My visa was supposed to last for only 90 days. It has been “frozen” three times allowing me to stay now for one year.
It has been the best and the worst. The first phase was the Spring, the “Russian Spring” when the well-known capricious Saint Petersburg weather gifted me grey, snowing days until May. I spent the first three months in an almost total state of solitude which pushed me into a strict routine. I spent days baking croissants, pizzas, and all those dishes which requires time and patience, I watched every possible youtube video about unknowns, mysterious ancient Turkic populations, exercised a lot, walked around the district in mental states which brought me from tears to joy in a very short time, through snow, sun, heavy rain, cold and warm.
The first months taught me how to deal with this new uncertainty, instability, insecurity which, for the first time, did not come from my own choice of lifestyle but from something else no one could control.
By the end of May the quarantine lifted, the days started getting longer, the sun shining timidly and my patience running low. Russians live for their short, intense, warm summers. So I did.
I finally decided to go exploring the North, trying to catch as much as I could of those White Nights which has been obsessing me since I was a kid. No tourists, no work, and the biggest country to explore. So this was the second part of my “Russian Covid experience”. From June, right after my birthday, to the end of August, I have been moving from The lakes of Karelia to the Arctic ocean to the Altai mountains next to Mongolia.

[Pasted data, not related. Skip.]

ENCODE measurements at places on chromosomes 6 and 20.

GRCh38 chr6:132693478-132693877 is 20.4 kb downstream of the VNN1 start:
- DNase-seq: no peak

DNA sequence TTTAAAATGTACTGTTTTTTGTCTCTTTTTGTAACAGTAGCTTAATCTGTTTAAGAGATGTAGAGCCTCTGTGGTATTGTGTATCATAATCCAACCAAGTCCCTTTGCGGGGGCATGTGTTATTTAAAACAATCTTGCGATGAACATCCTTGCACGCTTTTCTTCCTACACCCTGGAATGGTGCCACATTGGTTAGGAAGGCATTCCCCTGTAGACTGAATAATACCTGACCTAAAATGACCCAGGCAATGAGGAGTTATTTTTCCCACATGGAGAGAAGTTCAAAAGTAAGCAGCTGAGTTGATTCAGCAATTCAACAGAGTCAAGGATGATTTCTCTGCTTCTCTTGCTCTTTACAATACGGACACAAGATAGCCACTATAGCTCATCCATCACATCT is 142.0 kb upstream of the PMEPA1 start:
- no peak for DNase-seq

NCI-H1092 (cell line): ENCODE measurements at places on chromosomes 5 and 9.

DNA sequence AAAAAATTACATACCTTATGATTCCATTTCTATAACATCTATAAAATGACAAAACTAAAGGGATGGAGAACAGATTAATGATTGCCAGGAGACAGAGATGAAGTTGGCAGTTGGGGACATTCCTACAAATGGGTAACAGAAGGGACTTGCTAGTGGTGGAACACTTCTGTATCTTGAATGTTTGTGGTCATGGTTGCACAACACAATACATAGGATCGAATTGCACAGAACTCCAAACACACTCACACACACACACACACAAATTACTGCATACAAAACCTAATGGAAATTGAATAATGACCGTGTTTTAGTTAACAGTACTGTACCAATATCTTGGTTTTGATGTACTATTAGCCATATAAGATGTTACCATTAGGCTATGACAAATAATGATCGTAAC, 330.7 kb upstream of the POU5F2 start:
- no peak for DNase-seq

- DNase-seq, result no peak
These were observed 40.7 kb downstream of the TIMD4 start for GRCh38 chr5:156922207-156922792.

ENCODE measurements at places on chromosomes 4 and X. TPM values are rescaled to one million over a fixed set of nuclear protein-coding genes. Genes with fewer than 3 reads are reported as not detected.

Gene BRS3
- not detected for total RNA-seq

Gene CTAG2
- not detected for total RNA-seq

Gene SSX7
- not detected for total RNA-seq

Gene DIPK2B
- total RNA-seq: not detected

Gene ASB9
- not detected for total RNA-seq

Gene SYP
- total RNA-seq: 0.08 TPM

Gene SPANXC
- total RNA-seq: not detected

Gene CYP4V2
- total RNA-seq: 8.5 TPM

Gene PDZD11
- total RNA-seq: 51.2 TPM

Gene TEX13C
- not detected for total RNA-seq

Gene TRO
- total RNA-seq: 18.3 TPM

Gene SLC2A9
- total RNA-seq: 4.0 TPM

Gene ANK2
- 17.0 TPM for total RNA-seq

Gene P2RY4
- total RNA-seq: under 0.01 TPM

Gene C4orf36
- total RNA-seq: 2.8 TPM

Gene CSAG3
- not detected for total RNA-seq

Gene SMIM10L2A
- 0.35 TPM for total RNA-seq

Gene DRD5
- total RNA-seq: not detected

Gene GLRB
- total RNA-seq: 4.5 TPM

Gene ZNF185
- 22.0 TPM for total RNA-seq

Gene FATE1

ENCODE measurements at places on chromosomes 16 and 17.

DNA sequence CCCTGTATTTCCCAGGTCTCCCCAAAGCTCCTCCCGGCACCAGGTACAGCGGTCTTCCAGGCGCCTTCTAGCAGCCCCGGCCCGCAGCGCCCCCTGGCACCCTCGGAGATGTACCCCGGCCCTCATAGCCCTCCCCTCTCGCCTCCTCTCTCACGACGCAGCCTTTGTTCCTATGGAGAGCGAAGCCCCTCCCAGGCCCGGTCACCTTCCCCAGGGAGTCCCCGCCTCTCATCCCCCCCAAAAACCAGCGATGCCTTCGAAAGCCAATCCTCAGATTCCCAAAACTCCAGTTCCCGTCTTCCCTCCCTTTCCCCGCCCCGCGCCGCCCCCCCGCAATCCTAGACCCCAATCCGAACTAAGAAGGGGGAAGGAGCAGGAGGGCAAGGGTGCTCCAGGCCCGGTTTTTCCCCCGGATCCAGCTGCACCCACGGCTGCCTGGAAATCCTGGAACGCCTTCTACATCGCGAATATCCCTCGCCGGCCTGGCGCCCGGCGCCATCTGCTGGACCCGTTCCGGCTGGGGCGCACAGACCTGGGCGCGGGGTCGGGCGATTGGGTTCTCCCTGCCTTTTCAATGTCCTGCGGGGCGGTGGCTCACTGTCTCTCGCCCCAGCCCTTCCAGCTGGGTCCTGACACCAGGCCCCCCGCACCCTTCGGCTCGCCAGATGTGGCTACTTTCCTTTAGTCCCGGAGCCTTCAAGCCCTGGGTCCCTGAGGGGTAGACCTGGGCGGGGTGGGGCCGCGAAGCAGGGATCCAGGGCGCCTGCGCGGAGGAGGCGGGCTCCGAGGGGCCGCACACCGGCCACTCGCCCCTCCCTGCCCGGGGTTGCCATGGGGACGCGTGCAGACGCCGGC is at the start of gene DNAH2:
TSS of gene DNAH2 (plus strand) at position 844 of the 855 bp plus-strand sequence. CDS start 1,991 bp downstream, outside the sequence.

I spent days and nights in the forests, camping in the wilderness, hitchhiking towards the Arctic circle, swim in every possible lake we found along the way, sleeping in our little tent along the highway and on top of the mountains, we lived a week on a deserted island, with fire as the only commodity and endless naked swims.
My travel companion was a girl who ended up being the British, younger version of me who never says no to Adventures, freezing water swims, cold dinners and wet hitchhike runs. We met some of the best friends we could wish to meet, who later became the main characters of my third Russian chapter.
After the slow, meditative, lonely phase and the joyful, “back to life” one, here we are now, to the third one.
Again different, again unexpected but somehow so simply right.
After spending a couple of weeks back in Saint Petersburg, I realized there was absolutely no point for me being in a city of 5 million people. A lovely one, sure, vibrant with art, culture, and music but still, with way too many people, cars and attractions for my taste.
So I embraced the biggest opportunity that comes with being a Digital Nomad and I moved to the smaller capital of Karelia. A town of 300,000 people on the shore of a lake surrounded by forests, and a six hour drive North of Saint Petersburg.
I was walking there, along the lakeshore in June, at the beginning of our road trip to the North telling my friend how surprisingly good feelings and vibes I was getting from the city, and was thinking what such a good place to live in… and so it happened. During the past months I have been coming back and forth a few times, spending days or weeks in this relaxed, cozy, quiet city where there are no skyscrapers covering the view of the lake, and where the snow comes early and people recognize each other on the streets.
Yes, in the past nine months there were some opportunities of catching very expensive flights to leave the country or attempt to exit via overland but honestly, my “being stuck” in Russia for all the reasons (and more) I listed above turned into a “decided to stay and enjoy Russia”.
So here we are, nine months later, a lot of moving, way too many thoughts, knowledge, a degree course started, many kilograms of goodies baked, an old apartment refurbished and to live in. The coldest winter of my life approaching and a new company of friends. Because at the end of the days, what makes a difference to us Digital Nomads are people more than anything else. In a life full of opportunities, changes, moving around, kilometers walked, flights caught, a life fit in a bag, the difficulty in balancing adventures and routine, etc… at the end of all of this it’s the people that what makes the difference.
They are what, in a lot of cases, make us leave or stay, turning from “being stuck” to “being happy here”.